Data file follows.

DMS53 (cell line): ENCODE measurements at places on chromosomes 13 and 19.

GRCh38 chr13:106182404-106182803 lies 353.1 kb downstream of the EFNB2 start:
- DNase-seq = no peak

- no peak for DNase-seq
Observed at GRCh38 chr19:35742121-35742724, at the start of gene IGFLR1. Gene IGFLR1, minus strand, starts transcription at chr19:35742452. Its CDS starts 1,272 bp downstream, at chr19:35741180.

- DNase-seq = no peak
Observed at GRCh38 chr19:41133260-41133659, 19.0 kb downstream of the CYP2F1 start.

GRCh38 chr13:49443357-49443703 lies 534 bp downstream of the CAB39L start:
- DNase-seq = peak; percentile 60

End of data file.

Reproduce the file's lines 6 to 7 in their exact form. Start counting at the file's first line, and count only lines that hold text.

- DNase-seq = no peak
Observed at GRCh38 chr19:41133260-41133659, 19.0 kb downstream of the CYP2F1 start.